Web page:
Advances in component integration and power management by chip-makers should bring 802.11 wireless networking to many handheld devices this spring and even to some cell phones by year-end. Wireless chip-maker Broadcom is shipping an 802.11b radio, AirForce One, that packs more than 100 Wi-Fi components onto a tiny CMOS chip. Air-Force One draws 70 to 80 percent less power during operation and up to 97 percent less power in sleep mode than current multichip solutions, says Jeff Abramowitz, Broadcom's senior director of wireless LAN in Irvine, California.
Priced even lower than legacy solutions, highly integrated chips make built-in Wi-Fi viable for all but the lowest-priced PDAs, says Allen Nogee, principal analyst for research firm In-Stat/MDR in Scottsdale, Arizona. Besides PDAs, consumer electronics vendors and entrepreneurs are considering Wi-Fi in digital cameras, video cameras, MP3 players and gaming devices, says Abramowitz.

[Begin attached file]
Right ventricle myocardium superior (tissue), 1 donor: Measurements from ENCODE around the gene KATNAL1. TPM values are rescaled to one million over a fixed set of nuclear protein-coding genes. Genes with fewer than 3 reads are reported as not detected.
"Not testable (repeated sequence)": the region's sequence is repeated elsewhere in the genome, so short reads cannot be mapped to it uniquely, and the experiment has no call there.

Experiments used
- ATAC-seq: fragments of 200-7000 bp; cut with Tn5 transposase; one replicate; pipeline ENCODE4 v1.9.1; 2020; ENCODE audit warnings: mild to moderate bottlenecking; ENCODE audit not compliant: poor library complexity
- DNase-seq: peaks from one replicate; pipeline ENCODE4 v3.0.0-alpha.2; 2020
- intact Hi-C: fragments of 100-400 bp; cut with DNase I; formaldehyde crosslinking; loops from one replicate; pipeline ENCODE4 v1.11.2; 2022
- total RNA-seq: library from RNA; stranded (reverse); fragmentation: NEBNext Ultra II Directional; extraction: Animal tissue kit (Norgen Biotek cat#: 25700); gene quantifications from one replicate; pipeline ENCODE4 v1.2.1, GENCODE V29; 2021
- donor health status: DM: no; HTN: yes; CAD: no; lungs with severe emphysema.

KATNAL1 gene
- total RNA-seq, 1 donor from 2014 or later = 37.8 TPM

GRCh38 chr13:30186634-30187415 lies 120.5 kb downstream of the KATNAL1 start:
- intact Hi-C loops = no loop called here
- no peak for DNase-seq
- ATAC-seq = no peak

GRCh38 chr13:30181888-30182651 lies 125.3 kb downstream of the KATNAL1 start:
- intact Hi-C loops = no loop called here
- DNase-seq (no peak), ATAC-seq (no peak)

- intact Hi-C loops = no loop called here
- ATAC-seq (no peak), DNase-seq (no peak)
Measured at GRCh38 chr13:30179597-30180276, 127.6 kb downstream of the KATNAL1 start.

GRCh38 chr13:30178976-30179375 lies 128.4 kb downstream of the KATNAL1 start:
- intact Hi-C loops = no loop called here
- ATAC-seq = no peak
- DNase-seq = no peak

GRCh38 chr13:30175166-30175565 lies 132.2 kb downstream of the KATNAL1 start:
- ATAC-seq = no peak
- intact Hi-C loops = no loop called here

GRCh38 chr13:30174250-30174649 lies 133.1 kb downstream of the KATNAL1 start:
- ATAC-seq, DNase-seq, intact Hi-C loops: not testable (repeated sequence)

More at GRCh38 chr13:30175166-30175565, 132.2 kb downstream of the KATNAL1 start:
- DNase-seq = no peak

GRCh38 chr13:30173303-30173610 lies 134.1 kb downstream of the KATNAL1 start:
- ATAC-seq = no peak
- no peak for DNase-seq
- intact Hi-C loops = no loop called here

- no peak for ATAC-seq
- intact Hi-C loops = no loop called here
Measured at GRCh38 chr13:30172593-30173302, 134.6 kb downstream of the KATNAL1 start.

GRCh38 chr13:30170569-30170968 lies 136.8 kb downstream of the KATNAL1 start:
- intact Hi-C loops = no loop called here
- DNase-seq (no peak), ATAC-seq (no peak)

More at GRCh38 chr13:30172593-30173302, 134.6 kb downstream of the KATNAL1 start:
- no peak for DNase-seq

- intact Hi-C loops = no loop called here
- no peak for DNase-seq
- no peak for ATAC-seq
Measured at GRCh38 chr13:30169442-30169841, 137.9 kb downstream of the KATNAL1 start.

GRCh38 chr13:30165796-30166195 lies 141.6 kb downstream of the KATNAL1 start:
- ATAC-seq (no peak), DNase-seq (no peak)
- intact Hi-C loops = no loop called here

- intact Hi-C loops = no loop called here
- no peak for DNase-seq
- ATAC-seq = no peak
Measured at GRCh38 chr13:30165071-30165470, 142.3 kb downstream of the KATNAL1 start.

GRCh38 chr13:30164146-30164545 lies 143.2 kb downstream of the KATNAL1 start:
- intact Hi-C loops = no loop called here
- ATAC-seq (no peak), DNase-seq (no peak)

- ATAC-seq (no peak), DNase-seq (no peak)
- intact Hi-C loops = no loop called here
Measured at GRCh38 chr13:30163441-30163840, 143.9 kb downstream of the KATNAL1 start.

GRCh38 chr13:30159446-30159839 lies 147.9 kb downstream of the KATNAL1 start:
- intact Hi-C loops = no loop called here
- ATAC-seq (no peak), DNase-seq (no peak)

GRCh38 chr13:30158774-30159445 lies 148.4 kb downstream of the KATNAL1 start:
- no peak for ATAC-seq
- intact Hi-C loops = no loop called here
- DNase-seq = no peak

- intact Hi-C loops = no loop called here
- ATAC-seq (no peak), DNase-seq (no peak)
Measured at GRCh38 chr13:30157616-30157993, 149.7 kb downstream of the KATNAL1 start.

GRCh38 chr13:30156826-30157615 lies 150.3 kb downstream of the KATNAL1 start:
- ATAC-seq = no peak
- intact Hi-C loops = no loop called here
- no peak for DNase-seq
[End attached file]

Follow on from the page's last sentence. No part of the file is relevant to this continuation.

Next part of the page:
Wi-Fi is further off for cell phones because of their longer product life cycles. But in addition to hot-spot access, says Nogee, Wi-Fi may improve cell phone reception in large buildings by providing a broader band for voice and data packets to travel.